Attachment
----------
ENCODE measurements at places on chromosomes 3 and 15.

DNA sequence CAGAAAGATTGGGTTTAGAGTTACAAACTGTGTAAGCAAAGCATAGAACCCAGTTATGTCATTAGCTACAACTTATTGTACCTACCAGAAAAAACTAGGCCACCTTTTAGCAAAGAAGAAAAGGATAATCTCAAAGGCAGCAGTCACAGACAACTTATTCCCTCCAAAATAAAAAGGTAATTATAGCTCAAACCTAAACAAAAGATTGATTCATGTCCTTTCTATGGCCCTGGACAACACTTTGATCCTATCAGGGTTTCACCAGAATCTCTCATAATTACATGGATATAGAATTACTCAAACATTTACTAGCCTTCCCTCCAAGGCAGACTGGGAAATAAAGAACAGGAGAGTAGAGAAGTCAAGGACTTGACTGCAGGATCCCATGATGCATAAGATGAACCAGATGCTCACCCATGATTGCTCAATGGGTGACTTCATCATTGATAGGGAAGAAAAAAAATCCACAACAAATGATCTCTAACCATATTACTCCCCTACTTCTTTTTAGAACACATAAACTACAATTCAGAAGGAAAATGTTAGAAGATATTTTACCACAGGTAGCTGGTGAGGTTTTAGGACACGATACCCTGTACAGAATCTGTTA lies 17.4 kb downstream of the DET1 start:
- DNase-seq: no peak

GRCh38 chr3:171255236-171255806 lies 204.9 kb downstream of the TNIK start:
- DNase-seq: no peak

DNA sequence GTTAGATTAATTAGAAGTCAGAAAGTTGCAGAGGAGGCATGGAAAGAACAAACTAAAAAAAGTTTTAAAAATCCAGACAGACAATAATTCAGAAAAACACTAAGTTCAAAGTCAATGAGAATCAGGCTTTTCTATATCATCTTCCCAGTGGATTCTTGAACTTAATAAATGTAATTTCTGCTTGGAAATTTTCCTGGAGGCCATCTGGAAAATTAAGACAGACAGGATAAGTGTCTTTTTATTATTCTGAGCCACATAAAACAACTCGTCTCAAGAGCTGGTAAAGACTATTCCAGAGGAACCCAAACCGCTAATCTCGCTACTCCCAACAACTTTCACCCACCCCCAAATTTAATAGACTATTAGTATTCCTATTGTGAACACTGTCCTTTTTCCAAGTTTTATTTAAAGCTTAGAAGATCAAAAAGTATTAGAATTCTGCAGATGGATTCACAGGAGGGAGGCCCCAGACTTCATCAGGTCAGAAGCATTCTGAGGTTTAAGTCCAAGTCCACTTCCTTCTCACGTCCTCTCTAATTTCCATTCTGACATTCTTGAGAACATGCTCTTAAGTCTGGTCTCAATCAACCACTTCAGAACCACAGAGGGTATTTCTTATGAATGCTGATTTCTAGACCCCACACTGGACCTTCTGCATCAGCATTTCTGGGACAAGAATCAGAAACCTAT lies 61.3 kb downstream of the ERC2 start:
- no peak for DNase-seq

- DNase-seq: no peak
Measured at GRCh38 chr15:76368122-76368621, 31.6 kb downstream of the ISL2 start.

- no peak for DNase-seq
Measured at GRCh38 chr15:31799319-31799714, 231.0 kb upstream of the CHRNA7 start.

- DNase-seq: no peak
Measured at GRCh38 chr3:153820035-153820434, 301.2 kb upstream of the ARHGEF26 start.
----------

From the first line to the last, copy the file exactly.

ENCODE measurements at places on chromosomes 3 and 15.

DNA sequence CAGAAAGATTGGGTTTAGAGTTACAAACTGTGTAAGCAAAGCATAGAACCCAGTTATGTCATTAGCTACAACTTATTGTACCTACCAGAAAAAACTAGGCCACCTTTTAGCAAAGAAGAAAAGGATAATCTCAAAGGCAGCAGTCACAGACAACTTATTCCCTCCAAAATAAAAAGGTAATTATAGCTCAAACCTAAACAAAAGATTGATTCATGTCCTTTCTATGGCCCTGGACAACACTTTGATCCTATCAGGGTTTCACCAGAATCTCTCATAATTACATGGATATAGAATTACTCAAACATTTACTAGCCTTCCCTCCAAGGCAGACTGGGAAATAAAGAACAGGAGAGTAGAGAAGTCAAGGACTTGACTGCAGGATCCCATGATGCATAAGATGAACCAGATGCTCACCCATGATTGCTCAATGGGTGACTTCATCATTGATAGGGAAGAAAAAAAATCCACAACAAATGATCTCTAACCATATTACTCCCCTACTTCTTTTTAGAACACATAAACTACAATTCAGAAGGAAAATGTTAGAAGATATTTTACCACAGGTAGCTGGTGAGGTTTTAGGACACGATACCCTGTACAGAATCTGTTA lies 17.4 kb downstream of the DET1 start:
- DNase-seq: no peak

GRCh38 chr3:171255236-171255806 lies 204.9 kb downstream of the TNIK start:
- DNase-seq: no peak

DNA sequence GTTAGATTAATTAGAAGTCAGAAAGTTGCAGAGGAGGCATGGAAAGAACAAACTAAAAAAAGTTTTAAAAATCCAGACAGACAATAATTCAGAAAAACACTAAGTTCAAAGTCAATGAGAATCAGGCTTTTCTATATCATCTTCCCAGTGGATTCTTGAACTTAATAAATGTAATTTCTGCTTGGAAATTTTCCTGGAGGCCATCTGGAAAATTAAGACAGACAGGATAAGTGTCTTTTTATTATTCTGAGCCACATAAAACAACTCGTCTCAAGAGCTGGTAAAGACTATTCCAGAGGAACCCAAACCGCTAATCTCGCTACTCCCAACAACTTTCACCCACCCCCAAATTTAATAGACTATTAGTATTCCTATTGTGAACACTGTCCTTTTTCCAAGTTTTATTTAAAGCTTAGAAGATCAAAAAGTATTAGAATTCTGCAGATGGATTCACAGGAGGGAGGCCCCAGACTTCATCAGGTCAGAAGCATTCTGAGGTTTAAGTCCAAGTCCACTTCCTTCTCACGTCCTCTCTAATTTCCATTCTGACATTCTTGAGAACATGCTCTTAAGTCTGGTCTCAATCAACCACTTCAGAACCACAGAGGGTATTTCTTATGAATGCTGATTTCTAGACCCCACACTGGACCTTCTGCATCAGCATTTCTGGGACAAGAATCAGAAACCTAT lies 61.3 kb downstream of the ERC2 start:
- no peak for DNase-seq

- DNase-seq: no peak
Measured at GRCh38 chr15:76368122-76368621, 31.6 kb downstream of the ISL2 start.

- no peak for DNase-seq
Measured at GRCh38 chr15:31799319-31799714, 231.0 kb upstream of the CHRNA7 start.

- DNase-seq: no peak
Measured at GRCh38 chr3:153820035-153820434, 301.2 kb upstream of the ARHGEF26 start.